NASHVILLE, Tenn. (WKRN) – On Saturday, a rally is planned to happen in downtown Nashville, to fight for a Civil Rights leader’s legacy.

This month, Tennessee Republicans proposed turning a road named in Rep. John Lewis’ honor, into President Donald Trump Boulevard. The proposed bill has caused many in Nashville to remember the reason why the street gained the name John Lewis Way in the first place.

“Gentle Spirit,” are the words Pastor Kelly Miller Smith Jr. used to describe John Lewis. “He had a strong determined will to fight what he believed was justice.”

Lewis’ words, or better yet his actions, outlived what could have been imagined. At the young age of 23, his presence captivated the nation.

“Young people when you see something that is not right, not fair, not just, you have a moral obligation, a mission, and a mandate to stand up,” said Lewis as he spoke to a crowd.

His words resonated with people like Smith, whose father fought for justice alongside Lewis.

“There were times when our house was threatened to be bombed,” remembered Smith. “White boys would stick their dogs on my sisters as they walked to school. It was just part of that era.”

It was here in Nashville, where Lewis’ fight against social inequality flourished, as he staged sit-ins and marches in between classes.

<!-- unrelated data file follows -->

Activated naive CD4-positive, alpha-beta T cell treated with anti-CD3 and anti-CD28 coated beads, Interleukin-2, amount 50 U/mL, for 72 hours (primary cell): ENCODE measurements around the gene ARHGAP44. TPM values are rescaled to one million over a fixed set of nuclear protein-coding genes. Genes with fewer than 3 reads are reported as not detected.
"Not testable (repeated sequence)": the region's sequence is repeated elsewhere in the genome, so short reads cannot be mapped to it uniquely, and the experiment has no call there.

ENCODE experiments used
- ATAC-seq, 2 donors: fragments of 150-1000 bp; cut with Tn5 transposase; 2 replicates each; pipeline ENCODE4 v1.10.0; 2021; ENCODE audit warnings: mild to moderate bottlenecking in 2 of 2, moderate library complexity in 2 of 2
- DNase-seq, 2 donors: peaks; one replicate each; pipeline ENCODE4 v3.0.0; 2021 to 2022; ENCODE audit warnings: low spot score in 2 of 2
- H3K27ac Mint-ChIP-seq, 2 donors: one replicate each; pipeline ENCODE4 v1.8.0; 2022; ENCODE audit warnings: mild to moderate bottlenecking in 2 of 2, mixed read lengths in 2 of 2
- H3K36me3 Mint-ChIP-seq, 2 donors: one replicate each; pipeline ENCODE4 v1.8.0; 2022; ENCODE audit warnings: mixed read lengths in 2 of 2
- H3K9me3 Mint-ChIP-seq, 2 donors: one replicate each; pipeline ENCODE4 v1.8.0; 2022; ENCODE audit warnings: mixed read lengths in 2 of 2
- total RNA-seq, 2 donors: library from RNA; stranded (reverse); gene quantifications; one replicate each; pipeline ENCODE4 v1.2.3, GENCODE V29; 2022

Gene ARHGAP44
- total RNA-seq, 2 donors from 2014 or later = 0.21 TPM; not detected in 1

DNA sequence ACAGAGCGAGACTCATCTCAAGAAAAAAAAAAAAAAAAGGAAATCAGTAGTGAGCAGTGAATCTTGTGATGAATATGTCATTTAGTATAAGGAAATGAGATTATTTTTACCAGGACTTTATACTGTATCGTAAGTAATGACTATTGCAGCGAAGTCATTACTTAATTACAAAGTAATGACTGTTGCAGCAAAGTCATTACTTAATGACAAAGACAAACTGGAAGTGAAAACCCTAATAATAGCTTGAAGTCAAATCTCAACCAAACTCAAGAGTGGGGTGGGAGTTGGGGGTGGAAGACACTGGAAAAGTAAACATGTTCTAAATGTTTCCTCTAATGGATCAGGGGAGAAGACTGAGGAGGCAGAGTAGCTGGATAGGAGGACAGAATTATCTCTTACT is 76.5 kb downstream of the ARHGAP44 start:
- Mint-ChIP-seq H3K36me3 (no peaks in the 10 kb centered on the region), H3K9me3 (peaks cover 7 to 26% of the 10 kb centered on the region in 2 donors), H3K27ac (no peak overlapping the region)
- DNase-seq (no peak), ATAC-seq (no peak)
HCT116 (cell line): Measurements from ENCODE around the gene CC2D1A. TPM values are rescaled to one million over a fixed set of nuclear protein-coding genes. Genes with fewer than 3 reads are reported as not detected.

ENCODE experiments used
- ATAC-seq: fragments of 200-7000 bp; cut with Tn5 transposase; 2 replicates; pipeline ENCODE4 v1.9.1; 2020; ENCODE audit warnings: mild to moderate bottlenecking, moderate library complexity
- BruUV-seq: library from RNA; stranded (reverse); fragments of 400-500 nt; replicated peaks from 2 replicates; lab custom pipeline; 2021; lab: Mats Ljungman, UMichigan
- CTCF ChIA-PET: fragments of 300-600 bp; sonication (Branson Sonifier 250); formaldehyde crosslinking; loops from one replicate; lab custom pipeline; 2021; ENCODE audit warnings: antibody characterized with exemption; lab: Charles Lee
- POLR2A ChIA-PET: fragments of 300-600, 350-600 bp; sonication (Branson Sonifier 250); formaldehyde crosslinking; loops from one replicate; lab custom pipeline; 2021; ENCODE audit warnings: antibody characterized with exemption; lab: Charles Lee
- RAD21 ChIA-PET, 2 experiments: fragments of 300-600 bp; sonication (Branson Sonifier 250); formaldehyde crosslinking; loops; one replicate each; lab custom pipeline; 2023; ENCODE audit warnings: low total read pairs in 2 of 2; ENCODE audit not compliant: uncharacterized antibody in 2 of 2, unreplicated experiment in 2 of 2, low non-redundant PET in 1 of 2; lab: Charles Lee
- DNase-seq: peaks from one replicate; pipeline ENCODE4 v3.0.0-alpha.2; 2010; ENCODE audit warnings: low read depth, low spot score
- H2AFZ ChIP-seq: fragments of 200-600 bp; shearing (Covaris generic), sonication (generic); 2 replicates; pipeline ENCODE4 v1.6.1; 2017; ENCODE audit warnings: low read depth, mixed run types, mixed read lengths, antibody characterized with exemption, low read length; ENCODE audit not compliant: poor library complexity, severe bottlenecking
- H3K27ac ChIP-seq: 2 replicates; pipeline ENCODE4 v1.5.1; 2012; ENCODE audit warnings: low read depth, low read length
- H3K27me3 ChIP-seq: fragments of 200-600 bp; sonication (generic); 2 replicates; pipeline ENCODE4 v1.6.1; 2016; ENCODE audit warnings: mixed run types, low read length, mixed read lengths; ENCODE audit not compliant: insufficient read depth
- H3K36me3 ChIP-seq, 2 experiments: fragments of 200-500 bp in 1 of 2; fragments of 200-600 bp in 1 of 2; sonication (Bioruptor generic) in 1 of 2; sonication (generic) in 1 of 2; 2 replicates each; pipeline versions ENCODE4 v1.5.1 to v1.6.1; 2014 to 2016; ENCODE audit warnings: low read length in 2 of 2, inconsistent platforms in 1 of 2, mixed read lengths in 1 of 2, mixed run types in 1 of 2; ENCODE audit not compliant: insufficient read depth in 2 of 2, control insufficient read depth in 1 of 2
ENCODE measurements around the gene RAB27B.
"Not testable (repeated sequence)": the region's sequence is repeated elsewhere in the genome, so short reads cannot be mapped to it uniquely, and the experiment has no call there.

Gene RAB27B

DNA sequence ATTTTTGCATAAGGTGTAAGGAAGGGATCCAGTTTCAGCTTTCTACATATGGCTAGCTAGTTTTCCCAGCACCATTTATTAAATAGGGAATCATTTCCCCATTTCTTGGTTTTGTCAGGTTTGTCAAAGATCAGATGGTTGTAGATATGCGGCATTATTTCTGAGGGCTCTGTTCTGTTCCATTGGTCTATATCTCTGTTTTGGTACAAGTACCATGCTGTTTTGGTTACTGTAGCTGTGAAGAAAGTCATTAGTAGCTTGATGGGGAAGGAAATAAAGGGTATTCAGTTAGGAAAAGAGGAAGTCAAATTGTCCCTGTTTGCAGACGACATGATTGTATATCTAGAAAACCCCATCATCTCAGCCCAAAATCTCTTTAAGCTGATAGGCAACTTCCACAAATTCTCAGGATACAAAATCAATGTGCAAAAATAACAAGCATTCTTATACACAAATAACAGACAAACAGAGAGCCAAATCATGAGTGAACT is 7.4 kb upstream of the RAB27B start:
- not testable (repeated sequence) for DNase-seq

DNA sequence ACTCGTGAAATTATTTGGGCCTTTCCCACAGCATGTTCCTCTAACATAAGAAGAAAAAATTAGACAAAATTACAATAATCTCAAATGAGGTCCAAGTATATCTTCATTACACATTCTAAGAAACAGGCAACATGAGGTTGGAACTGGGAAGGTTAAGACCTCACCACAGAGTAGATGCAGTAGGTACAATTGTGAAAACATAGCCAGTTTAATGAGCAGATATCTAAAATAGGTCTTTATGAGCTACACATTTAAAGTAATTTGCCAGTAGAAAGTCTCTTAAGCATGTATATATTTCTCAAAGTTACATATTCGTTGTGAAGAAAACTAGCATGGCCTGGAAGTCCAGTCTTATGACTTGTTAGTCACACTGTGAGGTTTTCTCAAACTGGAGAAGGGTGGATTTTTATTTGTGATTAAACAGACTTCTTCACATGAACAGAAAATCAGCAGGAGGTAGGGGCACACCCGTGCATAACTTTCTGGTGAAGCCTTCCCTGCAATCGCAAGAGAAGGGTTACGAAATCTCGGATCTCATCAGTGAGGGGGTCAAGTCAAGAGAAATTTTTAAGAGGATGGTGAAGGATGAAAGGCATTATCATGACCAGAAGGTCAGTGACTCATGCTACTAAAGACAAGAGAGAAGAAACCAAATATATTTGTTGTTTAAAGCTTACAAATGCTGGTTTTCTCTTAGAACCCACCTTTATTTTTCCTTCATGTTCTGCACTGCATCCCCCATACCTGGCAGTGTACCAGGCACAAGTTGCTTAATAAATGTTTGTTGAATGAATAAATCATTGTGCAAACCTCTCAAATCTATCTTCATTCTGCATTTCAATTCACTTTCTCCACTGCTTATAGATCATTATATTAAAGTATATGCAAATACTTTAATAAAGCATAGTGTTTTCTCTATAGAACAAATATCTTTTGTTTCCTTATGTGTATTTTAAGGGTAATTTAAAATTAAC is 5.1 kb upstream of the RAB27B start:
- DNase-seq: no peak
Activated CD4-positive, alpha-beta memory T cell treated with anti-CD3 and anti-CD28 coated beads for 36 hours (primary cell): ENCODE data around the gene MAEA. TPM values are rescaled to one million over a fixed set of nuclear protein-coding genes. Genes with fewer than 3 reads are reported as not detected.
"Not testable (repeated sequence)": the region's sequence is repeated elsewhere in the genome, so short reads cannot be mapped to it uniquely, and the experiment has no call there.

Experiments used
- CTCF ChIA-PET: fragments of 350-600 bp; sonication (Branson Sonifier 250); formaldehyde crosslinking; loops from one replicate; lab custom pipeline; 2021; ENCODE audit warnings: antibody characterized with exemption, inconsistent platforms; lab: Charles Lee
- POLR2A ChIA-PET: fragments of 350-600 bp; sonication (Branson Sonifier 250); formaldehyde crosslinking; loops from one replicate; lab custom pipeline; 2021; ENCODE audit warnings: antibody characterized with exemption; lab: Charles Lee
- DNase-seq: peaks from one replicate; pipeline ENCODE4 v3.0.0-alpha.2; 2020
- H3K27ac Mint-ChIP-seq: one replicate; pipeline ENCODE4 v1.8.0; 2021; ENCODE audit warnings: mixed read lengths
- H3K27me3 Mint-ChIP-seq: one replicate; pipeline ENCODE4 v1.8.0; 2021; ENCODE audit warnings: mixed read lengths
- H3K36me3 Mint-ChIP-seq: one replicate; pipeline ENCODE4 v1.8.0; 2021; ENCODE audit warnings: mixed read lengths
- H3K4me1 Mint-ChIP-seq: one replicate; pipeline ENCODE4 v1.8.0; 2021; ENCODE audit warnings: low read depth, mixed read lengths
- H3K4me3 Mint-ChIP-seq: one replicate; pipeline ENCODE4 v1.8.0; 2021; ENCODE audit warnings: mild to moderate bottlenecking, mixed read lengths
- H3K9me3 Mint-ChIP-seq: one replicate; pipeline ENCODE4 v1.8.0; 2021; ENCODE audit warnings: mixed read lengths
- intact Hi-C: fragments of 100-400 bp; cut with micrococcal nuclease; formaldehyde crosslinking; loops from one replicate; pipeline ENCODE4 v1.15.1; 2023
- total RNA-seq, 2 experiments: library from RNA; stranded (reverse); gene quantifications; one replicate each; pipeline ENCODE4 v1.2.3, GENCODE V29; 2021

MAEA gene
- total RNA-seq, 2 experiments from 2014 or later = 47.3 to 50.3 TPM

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“The first time I got arrested in this city I felt free. I felt liberated, I felt like I had crossed over and I have not looked back since,” said Lewis to a crowd in Nashville.

In 2021, Lewis’ already lasting legacy was further cemented when John Lewis Way was hanged in the air.

“It’s a street that not only cuts in front of the Woolworth where he did the sit-ins, but it is also a street that cuts through the heart of Nashville. I think it’s important, that it passes right by the state capitol because it also should remind us the importance of providing opportunities for all persons,” explained Smith.

Now, Smith says Lewis’ legacy is under attack with the new proposed bill.

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On Saturday, Feb. 18, a Nashville high school student and daughter of a Metro Council member, has planned a rally to spark change in Lewis’ footsteps. The rally will take place outside the Historic Metro Courthouse, starting at 3 p.m.